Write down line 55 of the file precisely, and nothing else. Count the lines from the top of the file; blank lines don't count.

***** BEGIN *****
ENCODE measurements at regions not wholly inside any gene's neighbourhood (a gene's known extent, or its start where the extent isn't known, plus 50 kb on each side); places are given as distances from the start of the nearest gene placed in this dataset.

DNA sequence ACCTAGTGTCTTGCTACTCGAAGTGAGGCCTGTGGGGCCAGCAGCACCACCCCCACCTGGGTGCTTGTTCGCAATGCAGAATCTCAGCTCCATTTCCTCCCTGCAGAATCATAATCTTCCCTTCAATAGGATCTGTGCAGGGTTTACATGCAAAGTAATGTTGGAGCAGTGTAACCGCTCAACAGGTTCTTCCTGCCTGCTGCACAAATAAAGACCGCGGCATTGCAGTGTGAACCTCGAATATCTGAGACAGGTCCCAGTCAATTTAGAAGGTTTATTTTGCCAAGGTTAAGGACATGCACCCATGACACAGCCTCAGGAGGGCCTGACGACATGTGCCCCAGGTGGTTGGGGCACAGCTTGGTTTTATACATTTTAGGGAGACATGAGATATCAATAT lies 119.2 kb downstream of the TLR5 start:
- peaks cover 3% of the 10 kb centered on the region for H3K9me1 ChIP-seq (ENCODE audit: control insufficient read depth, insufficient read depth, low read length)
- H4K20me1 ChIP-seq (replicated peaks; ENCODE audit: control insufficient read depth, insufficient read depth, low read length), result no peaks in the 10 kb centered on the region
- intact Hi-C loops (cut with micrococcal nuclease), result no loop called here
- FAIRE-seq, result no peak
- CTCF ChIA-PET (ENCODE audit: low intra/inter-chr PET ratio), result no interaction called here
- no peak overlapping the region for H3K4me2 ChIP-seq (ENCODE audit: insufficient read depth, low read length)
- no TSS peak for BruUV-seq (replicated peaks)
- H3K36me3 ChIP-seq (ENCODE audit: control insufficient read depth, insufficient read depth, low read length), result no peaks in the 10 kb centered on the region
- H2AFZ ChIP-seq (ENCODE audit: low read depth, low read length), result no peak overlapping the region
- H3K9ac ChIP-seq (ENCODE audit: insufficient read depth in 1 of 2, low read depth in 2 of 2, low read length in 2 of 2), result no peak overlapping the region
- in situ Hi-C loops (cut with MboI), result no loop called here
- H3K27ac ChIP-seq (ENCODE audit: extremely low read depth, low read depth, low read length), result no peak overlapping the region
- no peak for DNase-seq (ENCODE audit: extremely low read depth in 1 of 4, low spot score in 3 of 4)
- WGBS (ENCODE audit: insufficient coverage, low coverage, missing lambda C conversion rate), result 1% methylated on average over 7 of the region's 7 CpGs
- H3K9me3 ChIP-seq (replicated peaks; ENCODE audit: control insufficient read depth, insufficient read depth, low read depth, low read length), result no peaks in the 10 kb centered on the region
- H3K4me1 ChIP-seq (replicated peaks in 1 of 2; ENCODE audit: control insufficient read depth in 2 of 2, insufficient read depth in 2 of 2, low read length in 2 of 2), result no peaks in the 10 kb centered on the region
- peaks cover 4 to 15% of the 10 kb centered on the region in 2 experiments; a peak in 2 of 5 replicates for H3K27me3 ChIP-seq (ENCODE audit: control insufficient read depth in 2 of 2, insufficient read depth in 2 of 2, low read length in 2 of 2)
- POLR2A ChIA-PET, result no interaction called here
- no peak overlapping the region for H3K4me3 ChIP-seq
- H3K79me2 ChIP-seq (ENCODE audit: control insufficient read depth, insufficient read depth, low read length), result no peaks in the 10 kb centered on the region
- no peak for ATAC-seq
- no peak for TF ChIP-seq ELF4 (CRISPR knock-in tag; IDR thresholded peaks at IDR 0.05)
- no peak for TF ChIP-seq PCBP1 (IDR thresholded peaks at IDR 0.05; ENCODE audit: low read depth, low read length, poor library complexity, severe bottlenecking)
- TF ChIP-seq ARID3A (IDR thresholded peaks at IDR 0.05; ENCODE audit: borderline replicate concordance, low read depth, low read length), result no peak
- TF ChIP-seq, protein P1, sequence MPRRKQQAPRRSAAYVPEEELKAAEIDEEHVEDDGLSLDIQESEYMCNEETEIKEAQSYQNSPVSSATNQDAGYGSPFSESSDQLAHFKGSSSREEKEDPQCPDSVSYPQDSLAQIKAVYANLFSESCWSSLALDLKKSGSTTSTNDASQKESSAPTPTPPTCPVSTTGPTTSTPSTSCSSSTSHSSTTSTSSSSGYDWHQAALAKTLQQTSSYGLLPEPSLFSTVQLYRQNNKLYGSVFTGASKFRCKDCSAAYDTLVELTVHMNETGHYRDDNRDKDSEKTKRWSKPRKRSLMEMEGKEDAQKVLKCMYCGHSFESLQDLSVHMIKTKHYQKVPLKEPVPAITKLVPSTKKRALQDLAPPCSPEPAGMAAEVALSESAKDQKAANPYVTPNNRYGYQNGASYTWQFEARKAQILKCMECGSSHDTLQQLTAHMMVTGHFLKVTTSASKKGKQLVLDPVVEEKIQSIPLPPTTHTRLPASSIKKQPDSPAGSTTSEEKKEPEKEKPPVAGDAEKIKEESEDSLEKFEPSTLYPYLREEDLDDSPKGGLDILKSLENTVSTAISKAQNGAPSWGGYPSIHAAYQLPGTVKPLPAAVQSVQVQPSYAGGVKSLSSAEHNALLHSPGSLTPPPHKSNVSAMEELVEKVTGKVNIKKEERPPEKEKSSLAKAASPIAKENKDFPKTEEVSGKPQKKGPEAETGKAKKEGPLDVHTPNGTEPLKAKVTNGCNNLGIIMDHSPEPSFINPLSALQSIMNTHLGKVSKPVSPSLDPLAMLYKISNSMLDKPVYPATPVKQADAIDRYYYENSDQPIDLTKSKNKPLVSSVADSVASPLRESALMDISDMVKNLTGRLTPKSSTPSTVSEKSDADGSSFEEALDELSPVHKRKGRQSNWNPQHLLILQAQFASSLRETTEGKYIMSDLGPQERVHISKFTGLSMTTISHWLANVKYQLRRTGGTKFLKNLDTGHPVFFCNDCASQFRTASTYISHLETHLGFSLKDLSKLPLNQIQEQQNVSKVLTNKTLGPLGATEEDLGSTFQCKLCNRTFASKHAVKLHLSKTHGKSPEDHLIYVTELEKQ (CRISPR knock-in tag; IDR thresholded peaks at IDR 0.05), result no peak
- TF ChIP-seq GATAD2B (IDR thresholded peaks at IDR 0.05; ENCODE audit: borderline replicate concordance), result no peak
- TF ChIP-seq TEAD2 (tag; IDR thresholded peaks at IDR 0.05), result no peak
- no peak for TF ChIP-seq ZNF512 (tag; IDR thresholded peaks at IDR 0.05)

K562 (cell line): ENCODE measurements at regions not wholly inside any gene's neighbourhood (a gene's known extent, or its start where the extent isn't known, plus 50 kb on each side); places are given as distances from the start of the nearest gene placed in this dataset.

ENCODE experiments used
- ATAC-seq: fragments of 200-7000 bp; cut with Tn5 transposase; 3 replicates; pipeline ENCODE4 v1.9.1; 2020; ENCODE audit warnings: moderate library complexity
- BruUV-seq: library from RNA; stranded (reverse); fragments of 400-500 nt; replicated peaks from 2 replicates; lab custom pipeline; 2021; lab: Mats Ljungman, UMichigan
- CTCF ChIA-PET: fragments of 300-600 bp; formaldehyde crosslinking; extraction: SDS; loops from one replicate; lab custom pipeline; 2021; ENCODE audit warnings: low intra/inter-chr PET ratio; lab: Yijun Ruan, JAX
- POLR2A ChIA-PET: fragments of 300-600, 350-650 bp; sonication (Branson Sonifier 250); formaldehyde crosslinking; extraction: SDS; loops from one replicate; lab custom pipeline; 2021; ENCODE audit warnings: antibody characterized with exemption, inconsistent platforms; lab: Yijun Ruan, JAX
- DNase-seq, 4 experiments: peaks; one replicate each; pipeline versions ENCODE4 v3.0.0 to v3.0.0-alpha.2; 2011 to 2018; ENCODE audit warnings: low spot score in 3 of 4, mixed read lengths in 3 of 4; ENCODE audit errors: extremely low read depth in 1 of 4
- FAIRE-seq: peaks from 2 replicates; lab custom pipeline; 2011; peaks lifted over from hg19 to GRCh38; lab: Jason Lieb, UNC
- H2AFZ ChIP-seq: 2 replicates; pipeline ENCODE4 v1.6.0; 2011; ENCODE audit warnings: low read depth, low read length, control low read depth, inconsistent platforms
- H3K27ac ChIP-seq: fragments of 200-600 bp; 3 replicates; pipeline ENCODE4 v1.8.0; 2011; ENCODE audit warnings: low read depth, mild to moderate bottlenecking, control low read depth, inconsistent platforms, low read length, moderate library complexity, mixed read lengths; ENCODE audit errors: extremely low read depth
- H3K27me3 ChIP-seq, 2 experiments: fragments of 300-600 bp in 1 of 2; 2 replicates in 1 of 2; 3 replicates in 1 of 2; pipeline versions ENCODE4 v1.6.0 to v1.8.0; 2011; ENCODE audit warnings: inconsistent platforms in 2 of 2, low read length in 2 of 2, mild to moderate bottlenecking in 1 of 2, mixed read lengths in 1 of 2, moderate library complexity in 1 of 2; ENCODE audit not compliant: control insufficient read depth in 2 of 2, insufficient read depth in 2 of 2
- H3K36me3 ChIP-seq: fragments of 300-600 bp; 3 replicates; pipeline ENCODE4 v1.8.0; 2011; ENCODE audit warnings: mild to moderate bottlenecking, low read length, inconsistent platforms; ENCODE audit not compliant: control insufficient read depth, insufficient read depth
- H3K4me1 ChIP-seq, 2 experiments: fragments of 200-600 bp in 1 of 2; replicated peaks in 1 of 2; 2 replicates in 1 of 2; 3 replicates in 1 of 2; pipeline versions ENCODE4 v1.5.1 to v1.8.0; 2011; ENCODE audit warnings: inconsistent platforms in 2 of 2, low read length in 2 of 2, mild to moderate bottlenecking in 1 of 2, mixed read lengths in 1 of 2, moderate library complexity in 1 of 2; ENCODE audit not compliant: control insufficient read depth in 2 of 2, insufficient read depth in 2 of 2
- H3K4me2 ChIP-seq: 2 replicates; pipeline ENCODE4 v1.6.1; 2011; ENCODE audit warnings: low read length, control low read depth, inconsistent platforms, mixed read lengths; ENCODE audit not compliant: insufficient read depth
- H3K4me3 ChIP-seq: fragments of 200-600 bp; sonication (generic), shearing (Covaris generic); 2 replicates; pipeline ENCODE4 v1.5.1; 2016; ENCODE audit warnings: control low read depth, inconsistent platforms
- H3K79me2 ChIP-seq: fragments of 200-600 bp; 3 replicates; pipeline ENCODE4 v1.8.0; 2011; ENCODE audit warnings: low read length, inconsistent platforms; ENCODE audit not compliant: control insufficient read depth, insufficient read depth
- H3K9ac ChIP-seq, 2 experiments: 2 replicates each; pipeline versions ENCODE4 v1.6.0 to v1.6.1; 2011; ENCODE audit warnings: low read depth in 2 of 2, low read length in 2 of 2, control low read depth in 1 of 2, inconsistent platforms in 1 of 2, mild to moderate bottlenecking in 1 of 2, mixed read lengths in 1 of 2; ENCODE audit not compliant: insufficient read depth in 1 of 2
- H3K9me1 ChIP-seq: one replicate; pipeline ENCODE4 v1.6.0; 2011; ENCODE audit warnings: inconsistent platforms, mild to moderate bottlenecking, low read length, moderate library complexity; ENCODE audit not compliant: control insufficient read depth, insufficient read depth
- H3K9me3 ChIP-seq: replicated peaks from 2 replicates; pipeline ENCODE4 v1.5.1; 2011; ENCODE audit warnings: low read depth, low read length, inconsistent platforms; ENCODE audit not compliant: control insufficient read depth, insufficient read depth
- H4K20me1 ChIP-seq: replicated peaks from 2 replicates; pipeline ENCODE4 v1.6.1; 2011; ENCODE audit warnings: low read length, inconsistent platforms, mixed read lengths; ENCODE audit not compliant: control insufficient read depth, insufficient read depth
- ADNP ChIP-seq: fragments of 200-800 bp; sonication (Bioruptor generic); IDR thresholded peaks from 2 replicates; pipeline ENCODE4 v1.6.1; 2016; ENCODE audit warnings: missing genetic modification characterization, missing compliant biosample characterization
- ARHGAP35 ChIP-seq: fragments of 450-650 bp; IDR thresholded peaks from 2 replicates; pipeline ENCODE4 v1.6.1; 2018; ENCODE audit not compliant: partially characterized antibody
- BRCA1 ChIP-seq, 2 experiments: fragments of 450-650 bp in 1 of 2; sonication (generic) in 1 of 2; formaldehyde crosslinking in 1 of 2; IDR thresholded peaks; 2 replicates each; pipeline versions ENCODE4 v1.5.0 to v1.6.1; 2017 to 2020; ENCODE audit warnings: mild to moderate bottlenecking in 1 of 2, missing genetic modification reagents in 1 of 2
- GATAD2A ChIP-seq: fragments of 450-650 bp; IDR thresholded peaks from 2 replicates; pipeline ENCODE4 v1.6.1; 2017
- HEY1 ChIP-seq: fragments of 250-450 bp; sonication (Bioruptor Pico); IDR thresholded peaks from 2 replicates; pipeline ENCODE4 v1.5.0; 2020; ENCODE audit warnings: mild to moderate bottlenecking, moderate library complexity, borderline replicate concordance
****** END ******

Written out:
- HEY1 ChIP-seq: fragments of 250-450 bp; sonication (Bioruptor Pico); IDR thresholded peaks from 2 replicates; pipeline ENCODE4 v1.5.0; 2020; ENCODE audit warnings: mild to moderate bottlenecking, moderate library complexity, borderline replicate concordance